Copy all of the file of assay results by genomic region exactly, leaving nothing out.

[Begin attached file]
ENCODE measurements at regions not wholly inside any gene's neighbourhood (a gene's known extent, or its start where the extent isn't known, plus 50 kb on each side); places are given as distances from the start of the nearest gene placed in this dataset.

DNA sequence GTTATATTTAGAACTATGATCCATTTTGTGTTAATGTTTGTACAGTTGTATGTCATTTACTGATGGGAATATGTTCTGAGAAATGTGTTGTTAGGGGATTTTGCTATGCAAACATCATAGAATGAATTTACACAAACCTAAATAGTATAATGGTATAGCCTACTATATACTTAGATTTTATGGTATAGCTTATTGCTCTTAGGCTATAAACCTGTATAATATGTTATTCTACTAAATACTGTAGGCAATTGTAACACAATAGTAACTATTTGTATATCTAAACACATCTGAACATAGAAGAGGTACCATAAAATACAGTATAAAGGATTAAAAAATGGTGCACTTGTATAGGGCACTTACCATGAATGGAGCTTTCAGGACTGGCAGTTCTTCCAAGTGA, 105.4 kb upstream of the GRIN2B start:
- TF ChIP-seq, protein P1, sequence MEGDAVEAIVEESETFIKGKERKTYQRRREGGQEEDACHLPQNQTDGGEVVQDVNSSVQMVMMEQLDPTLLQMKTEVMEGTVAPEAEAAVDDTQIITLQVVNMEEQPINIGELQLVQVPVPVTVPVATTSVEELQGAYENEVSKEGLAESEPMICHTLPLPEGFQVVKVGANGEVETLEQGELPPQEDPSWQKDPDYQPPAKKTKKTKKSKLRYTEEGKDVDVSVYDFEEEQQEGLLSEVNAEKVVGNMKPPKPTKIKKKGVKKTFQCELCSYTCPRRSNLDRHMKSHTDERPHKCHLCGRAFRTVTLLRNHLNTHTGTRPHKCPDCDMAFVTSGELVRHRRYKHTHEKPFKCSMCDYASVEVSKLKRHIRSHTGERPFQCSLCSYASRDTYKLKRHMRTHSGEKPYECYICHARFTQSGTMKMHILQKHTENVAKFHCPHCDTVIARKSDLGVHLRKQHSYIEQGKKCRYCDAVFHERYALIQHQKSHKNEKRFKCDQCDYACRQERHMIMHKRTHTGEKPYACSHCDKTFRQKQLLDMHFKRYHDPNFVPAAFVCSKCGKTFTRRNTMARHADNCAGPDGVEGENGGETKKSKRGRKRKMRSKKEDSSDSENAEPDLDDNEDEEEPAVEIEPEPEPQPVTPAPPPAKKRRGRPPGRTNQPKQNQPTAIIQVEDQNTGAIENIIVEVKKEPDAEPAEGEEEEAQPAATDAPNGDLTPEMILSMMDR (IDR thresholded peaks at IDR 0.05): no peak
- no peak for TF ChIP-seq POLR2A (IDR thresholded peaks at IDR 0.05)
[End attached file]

ENCODE measurements at regions not wholly inside any gene's neighbourhood (a gene's known extent, or its start where the extent isn't known, plus 50 kb on each side); places are given as distances from the start of the nearest gene placed in this dataset.

DNA sequence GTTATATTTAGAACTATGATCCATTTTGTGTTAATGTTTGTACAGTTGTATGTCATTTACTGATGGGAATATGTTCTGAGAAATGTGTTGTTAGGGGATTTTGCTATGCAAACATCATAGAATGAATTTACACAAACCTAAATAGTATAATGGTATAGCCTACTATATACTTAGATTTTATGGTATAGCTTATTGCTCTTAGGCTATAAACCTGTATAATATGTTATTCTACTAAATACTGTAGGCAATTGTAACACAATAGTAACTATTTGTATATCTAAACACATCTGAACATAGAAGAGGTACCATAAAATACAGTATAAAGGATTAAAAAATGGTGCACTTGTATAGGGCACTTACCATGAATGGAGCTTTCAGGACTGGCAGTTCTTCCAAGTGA, 105.4 kb upstream of the GRIN2B start:
- TF ChIP-seq, protein P1, sequence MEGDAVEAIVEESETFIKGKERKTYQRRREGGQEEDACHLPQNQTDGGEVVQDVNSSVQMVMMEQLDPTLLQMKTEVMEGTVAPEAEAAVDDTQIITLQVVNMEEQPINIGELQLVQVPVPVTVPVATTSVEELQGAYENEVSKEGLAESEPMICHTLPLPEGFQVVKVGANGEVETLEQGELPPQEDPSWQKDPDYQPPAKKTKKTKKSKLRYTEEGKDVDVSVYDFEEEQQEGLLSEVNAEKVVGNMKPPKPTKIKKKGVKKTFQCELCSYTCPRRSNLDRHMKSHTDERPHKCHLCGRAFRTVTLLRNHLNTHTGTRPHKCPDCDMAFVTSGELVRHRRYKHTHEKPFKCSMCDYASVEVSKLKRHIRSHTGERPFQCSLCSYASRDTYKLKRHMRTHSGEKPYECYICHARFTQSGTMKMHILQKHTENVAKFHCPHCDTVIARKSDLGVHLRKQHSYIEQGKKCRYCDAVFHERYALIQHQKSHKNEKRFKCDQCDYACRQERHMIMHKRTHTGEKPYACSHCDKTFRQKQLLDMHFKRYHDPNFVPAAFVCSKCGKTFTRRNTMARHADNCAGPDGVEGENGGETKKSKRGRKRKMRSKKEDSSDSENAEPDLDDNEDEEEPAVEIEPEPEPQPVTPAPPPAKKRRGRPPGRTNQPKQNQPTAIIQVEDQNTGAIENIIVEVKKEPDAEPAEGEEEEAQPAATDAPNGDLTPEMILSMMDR (IDR thresholded peaks at IDR 0.05): no peak
- no peak for TF ChIP-seq POLR2A (IDR thresholded peaks at IDR 0.05)